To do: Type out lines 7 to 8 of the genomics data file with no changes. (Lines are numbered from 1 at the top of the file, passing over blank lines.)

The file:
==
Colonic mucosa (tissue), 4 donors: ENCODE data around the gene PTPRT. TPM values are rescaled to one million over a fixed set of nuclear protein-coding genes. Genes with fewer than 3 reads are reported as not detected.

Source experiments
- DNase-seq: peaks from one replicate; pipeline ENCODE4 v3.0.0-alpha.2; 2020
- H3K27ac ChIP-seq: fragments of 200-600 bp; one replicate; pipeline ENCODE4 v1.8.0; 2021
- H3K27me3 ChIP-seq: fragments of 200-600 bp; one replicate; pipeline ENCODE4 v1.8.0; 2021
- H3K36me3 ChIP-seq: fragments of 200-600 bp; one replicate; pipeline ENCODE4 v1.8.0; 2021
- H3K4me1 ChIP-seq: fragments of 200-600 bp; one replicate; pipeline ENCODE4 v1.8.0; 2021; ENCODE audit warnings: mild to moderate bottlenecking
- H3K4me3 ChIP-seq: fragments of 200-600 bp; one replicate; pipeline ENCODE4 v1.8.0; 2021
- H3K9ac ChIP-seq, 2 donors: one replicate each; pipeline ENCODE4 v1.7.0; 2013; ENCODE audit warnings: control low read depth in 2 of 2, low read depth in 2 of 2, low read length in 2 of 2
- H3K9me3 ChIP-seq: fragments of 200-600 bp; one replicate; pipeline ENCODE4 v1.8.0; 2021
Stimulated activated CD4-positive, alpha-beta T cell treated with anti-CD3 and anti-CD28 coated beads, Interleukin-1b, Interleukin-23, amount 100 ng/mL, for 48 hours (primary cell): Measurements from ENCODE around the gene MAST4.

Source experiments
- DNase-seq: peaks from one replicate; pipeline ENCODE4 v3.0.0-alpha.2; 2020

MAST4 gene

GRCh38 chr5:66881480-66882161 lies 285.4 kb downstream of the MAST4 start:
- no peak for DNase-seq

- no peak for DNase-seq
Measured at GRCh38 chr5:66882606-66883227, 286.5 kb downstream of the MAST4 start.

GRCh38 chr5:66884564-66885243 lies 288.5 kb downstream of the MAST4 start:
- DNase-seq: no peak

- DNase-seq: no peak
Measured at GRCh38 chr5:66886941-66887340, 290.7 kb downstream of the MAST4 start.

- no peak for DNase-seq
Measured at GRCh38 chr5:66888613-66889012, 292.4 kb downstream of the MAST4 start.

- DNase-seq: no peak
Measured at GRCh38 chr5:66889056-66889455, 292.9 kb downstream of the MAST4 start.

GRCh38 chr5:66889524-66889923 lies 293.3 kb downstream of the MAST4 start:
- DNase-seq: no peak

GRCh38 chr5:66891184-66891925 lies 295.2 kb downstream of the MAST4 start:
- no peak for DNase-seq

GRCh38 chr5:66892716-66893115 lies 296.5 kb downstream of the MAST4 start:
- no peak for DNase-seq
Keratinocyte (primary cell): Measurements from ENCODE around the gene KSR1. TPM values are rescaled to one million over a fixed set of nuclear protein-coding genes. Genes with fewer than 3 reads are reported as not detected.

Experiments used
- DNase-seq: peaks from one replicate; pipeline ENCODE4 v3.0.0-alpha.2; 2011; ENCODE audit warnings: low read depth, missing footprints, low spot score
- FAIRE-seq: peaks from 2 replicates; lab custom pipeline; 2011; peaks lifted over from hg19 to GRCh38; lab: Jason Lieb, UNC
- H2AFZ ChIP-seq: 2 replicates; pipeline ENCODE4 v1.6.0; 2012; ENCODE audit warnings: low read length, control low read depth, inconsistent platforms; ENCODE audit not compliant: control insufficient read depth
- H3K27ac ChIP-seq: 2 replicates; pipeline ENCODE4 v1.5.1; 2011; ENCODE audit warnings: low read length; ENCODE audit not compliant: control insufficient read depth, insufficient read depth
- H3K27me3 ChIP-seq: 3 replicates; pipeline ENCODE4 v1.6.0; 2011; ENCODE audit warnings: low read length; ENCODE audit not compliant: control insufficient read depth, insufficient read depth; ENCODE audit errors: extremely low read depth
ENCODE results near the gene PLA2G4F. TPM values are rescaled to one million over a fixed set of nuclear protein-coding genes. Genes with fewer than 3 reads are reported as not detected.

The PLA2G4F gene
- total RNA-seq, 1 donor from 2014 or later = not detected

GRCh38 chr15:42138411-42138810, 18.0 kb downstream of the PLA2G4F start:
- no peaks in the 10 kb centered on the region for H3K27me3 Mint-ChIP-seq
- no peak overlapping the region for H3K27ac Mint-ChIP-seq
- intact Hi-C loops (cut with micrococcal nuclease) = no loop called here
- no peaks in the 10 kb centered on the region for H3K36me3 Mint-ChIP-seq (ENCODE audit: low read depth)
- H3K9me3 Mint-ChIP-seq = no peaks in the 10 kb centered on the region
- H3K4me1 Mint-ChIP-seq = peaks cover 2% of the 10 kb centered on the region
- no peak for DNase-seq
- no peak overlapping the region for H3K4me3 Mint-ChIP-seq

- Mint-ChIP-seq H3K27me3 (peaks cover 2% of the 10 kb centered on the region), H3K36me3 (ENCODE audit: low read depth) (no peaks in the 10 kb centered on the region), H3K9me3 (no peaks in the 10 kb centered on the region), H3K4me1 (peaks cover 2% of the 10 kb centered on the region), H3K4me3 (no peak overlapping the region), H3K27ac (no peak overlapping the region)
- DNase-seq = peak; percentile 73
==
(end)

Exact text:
- H3K4me1 ChIP-seq: fragments of 200-600 bp; one replicate; pipeline ENCODE4 v1.8.0; 2021; ENCODE audit warnings: mild to moderate bottlenecking
- H3K4me3 ChIP-seq: fragments of 200-600 bp; one replicate; pipeline ENCODE4 v1.8.0; 2021